A letter from Rev.Tony Forstall, of Wesley United Methodist Church, was read at the Buchman site. Forstall wrote that, among other emotions, he felt “a rush of indignation [at] a gated community built in a place where I do not feel threatened, even after having my car window smashed.” He wrote that he also felt “sad, very, very sad… that there are those who grasp and hold wealth… sad because there is another way.”
In the letter Forstall called on the passengers to think about “cultures in time and history when gated communities were the norm.” He listed the Roman Empire, America’s colonial and frontier heritage, and the England of the Robin Hood legend. He referred to future residents of the community as “[the] sin-soaked sinners living inside the wall.”
Forstall called for “clear and intentional witness to the needs of the least, last, and lost [to] challenge the present forces that seek to… set aside portions of land as the king’s forest.”
After the letter, Kincannon began another verse of the song that threaded the journey together. “Were you there when there was no affordable housing?” the passengers sang. As the last notes fade, Kincannon nodded to Willie Starling, the bus driver. Starling pulled out the brake and with a loud pop, the bus began to roll. It arrives at one of the most controversial places in Mount Vernon.
“North Hill,” said Pam Michell, Executive Director of New Hope Housing, as she stands at the front of the bus. “Here it is.” The bus was parked on an access road beside a forest that rises above a strip mall. This was the third and final station of the cross. Michell said that in 1981 there were 550 mobile homes on the property. But they were sinking into the ground and falling apart, so the County Housing Authority bought them out and zoned the land to hold new low-income housing. In 1998 the county’s comprehensive plan listed the plot as open space to become a park. There is currently fierce disagreement in Mount Vernon over how the land should be used.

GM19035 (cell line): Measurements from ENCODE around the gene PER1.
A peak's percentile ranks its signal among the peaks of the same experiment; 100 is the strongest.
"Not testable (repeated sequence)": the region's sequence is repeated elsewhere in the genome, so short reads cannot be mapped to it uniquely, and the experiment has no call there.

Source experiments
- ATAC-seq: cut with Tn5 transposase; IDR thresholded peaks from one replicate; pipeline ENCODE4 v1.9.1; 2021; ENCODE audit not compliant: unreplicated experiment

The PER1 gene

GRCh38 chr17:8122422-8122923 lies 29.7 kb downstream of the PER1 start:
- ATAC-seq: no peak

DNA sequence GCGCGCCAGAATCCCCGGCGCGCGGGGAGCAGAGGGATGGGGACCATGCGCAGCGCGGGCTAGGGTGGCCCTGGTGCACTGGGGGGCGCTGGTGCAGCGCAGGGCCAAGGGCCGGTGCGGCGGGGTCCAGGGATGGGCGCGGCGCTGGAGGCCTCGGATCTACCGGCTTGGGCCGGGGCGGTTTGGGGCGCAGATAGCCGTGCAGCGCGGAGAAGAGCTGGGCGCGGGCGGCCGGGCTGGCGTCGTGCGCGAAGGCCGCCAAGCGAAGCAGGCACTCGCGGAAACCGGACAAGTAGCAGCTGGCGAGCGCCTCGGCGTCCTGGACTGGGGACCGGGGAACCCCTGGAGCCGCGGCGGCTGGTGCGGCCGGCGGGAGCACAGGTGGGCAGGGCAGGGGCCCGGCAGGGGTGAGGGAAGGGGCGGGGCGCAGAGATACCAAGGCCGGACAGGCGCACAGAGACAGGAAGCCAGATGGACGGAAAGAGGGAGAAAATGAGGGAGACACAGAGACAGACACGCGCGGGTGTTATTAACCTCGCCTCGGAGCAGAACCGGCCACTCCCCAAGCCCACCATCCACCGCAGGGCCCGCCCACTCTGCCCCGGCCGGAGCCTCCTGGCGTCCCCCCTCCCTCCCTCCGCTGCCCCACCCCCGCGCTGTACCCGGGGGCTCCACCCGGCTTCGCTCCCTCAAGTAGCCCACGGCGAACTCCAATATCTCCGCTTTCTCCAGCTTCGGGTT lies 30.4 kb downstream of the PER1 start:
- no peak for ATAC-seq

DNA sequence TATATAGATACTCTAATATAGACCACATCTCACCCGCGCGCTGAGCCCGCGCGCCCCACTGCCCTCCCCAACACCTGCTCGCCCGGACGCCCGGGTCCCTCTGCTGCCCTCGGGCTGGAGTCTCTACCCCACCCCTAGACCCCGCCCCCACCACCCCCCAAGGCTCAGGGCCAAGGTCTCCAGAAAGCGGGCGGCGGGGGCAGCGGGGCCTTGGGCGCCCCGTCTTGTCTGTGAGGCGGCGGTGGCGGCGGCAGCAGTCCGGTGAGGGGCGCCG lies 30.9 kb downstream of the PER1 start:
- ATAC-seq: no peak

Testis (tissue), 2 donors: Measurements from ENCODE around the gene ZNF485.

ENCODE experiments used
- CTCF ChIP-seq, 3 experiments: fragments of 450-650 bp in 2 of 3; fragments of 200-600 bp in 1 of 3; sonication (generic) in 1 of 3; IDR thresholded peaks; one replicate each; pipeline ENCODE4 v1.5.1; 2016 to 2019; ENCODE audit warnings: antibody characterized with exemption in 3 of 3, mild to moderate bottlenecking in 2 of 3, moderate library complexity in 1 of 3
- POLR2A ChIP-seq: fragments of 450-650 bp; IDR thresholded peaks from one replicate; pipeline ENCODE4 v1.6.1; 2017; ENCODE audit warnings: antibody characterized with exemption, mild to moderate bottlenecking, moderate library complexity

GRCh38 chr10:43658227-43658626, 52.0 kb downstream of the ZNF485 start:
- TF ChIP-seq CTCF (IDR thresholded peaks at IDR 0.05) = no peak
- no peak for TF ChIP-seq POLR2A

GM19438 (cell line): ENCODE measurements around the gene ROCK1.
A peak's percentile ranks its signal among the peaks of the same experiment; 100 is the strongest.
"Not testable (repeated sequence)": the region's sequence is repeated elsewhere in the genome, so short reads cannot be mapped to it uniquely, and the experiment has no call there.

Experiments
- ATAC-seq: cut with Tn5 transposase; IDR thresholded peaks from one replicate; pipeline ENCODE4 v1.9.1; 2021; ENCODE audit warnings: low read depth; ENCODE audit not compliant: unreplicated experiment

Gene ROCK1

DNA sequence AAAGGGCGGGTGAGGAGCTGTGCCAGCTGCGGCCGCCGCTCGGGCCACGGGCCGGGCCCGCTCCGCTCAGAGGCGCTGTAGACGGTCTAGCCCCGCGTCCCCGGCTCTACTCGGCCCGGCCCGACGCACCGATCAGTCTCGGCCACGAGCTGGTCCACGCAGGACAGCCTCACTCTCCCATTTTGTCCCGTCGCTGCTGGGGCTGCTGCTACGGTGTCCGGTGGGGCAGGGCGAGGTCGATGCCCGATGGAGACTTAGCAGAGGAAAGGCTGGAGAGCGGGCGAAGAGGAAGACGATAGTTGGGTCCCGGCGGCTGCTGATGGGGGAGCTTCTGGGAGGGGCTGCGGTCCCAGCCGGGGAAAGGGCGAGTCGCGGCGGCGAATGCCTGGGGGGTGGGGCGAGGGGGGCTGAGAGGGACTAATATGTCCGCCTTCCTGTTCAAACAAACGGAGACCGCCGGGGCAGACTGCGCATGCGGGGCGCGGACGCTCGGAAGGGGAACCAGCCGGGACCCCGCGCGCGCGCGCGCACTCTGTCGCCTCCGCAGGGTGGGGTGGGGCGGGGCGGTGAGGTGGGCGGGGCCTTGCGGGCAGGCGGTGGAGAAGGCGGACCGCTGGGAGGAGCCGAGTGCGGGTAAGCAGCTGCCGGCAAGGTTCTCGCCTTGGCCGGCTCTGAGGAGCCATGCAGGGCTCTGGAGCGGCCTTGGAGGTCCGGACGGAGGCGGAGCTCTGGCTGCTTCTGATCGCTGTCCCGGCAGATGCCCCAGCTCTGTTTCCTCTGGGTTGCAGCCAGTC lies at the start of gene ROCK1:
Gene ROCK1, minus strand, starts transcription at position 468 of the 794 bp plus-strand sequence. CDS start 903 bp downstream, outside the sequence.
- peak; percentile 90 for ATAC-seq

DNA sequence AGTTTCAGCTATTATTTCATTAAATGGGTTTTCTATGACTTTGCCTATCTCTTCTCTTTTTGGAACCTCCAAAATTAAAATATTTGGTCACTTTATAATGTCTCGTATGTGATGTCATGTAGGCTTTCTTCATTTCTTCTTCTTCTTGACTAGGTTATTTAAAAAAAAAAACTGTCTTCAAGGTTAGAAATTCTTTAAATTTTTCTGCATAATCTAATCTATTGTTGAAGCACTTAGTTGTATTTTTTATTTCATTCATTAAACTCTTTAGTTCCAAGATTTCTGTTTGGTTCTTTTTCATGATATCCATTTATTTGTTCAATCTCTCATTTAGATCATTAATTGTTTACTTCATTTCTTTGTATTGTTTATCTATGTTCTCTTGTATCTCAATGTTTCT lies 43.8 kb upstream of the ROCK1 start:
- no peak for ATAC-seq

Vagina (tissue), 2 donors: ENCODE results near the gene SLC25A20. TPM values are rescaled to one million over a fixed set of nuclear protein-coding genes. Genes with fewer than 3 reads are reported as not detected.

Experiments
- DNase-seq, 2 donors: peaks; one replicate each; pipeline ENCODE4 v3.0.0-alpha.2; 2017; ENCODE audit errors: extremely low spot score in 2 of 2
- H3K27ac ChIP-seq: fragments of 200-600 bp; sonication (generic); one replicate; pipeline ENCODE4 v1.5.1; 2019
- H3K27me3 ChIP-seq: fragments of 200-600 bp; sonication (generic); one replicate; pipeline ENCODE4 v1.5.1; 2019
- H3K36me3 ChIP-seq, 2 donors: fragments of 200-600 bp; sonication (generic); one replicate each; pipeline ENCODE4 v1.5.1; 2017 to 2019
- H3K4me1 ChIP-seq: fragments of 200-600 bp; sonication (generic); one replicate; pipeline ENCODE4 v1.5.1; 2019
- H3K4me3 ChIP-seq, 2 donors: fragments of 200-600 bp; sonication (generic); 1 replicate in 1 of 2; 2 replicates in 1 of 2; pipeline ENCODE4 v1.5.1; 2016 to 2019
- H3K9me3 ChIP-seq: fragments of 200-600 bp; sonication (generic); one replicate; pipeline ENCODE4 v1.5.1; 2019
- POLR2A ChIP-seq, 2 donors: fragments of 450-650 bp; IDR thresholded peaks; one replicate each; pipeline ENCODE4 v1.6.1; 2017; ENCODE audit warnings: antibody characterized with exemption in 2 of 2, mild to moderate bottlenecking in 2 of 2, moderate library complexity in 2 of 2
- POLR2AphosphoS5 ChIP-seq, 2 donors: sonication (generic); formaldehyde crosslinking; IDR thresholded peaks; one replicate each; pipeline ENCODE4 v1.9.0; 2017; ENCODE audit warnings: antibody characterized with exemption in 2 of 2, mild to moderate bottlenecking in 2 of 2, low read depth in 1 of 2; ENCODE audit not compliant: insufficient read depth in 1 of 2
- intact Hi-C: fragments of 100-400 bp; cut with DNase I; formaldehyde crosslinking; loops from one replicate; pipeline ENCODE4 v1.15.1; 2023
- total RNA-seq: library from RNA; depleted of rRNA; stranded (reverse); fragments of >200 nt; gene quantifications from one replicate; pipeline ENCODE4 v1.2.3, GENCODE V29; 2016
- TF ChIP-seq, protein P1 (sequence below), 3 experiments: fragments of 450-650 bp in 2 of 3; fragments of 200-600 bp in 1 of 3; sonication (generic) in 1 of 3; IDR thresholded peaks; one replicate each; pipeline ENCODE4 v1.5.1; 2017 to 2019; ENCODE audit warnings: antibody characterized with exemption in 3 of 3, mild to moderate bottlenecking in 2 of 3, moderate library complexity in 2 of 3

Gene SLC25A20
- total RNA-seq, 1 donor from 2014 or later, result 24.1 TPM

But Michell said people’s perceptions of what this open space would be may not be accurate. “A passive park in reality means a place where homeless people live” broken up by concrete roads and concrete trailer pads, she said. “Not a place of frolicking nature. [It has] a lot of challenges just to be a park.”
Michell added that unlike other properties in the area that could have been used for low-income housing, “North Hill has not disappeared yet. It’s still here.” She challenged the bus passengers, “Will we be like apostles who flee, Pontius Pilate who washes his hands… or will we speak out about the betrayal here? How will we respond to the vision of a community that welcomes all, that doesn’t gate people out?”
As the trees on the hill swayed quietly in the wind, passengers sang the day’s third and final verse, “Were you there when promises were broken?”
But the trip ended on a more upbeat note, as the bus traveled down Route 1 to return to Mount Vernon Presbyterian Church. Passengers sang a song from the South African civil rights movement, “We shall not give up the fight. We have only started.”
The Way of the Cross is typically a spiritual meditation, but this tour called on worshippers to look outward to the political realm more forcefully than it urged them to look inward. Kincannon explained this approach. “[It’s incorrect] to say Jesus wasn’t political, that’s why he was being crucified.” “A lot of the development that’s been happening is needed,” he conceded. “But we are negligent if we don’t plan for the people that are already here.”
Kincannon explained the underlying concept of the tour: “We need to look at these places of pain.” The goal of viewing these places was accomplished. But the people who were feeling the pain associated with them remained invisible. There was never a human presence beyond the windows of the bus. Kincannon said the organizers had decided trying to involve the people who lived at the sites would be too disruptive for them. He added, though, that several of the passengers on the bus were struggling with the issue of affordable housing.